Public Law 92-500, more commonly known as the Clean Water Act (CWA), was passed in October 1972, less than two years after the Environmental Protection Agency (EPA) was established. The Clean Water Act is the primary federal law addressing water pollution in the United States, and it became the principal funding mechanism, through the Construction Grants Program, for new and upgraded wastewater treatment plants and collection systems. The Clean Water Act is administered by the EPA in coordination with state governments.
Many regulations were established following passage of the CWA, some included in 40 CFR 35.927 published in February 1974. These regulations included the requirement that all applicants for construction grants must demonstrate that sewer systems discharging into the wastewater treatment works were not subject to excessive infiltration/inflow. “Excessive” was defined as quantities of infiltration/inflow that could be economically eliminated from a collection system by rehabilitation. This would be determined by a cost-effectiveness analysis that compared the costs for correcting the infiltration/inflow condition with the total costs for transportation and treatment of the infiltration/inflow.
Often included was a Sewer System Evaluation Survey (SSES), an examination of the collection system to determine the location, flow rate and cost of correcting the infiltration/inflow situation. The results of this “Infiltration/Inflow Analysis” and SSES were used to prepare a Facilities Plan which described the recommended treatment works and/or collection system improvements.
It is interesting to note that from the mid-1970s to the mid-1980s, when the accepted practice was to construct larger sewers and wastewater treatment plants, and sewer rehabilitation was not that well-know or accepted, often the results of infiltration/inflow analyses found that it was more cost-effective to transport and treat infiltration/inflow rather than to remove the extraneous flows from the collection system.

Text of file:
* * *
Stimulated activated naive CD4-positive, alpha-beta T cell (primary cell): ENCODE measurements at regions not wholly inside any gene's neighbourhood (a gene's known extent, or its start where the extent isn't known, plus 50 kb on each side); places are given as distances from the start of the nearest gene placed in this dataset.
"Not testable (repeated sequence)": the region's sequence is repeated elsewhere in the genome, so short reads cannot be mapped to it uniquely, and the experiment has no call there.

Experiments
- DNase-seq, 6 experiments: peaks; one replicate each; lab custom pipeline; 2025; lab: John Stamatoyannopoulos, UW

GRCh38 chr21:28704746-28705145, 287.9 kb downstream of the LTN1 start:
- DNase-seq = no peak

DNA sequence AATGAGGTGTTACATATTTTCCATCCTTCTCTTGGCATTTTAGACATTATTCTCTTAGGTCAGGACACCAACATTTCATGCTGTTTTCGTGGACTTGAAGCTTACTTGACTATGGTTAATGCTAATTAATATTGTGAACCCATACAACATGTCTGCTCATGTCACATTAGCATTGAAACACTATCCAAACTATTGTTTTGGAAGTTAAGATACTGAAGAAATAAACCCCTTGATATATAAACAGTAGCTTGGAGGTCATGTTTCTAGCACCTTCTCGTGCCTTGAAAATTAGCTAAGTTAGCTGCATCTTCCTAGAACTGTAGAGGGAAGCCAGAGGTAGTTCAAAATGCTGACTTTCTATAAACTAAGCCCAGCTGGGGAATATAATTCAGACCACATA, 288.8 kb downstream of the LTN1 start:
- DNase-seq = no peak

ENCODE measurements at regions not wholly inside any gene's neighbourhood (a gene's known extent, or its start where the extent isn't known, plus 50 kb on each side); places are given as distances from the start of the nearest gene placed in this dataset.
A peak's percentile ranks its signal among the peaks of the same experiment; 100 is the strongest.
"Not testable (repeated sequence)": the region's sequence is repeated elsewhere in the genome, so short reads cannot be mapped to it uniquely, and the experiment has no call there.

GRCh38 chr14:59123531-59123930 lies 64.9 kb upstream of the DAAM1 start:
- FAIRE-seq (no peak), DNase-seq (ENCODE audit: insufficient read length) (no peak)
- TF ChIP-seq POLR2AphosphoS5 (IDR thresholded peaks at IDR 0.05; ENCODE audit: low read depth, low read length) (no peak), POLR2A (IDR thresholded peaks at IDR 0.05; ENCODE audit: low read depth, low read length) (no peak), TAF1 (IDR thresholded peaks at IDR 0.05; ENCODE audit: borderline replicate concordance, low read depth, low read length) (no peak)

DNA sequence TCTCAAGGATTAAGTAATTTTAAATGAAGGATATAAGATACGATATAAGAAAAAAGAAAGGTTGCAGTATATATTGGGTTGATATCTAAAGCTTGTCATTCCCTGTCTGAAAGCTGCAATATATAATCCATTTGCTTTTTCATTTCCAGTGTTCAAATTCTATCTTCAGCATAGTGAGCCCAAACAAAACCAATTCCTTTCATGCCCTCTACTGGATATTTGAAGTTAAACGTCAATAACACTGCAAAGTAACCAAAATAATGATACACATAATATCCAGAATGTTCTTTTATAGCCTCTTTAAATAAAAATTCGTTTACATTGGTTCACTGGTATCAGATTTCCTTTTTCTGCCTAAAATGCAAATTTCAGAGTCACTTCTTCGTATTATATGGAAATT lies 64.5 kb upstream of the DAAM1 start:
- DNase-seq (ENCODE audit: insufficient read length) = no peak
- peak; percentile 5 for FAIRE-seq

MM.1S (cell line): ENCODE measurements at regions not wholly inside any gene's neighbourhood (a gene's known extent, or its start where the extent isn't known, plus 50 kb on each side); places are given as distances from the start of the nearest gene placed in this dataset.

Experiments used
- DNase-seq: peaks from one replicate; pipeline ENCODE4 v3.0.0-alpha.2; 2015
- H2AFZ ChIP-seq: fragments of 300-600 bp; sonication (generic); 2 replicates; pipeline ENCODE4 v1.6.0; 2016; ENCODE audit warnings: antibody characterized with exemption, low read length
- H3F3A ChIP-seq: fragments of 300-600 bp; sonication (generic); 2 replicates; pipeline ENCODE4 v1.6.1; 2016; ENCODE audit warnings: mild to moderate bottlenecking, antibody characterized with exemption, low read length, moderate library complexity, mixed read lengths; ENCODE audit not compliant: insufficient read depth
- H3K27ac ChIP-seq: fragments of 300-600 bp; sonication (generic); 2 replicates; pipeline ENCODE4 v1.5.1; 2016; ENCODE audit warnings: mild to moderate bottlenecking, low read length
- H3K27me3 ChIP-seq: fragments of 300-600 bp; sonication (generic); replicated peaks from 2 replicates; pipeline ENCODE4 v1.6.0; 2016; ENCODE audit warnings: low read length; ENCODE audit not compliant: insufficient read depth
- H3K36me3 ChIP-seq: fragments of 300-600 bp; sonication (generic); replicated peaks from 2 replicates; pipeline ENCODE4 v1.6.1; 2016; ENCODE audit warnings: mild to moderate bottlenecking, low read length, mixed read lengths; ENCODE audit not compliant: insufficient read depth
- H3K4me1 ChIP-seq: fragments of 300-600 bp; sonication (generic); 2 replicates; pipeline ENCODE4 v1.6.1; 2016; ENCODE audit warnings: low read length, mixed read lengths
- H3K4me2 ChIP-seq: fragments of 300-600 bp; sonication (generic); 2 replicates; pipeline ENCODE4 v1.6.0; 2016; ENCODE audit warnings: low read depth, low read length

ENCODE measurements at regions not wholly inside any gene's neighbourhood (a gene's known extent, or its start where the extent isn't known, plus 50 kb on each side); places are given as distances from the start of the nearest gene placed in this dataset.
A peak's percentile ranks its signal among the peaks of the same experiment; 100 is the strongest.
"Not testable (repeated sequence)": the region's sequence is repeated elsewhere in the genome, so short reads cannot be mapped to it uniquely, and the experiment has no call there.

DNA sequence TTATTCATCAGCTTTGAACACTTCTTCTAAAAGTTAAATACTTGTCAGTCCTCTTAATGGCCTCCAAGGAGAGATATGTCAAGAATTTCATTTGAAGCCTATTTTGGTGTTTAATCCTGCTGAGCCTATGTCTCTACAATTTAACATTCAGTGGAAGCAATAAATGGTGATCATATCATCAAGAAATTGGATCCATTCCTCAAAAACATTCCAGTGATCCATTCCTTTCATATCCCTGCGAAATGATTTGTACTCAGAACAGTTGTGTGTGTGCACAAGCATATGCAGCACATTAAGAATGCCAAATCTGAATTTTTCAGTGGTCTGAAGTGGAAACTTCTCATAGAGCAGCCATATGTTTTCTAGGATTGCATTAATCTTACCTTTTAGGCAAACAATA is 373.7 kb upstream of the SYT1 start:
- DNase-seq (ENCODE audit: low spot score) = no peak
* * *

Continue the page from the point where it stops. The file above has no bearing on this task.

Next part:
And so, the race for grant money was on. Consulting engineers, municipal officials and regulators quickly became conversant in the new language and regulations coming out of the CWA. Everyone immersed in the industry over the next several years generally understood the meaning of infiltration/inflow because it was well-defined in guidance documents produced by EPA, and many municipal officials and engineers dealt with it on a daily basis, completing infiltration/inflow analyses and SSES reports.
These regulations were reviewed regularly, and consulting engineers often included definitions of the new buzz words in facility plans when those plans were submitted to the client or regulators for review. The following definitions are from the EPA document Handbook for Sewer System Evaluation and Rehabilitation, EPA document 430/9-75-021, published in December 1975:
Infiltration: The water entering a sewer system and service connections from the ground, through such means as, but not limited to, defective pipes, pipe joints, connections, or manhole walls. Infiltration does not include, and is distinguished from, inflow.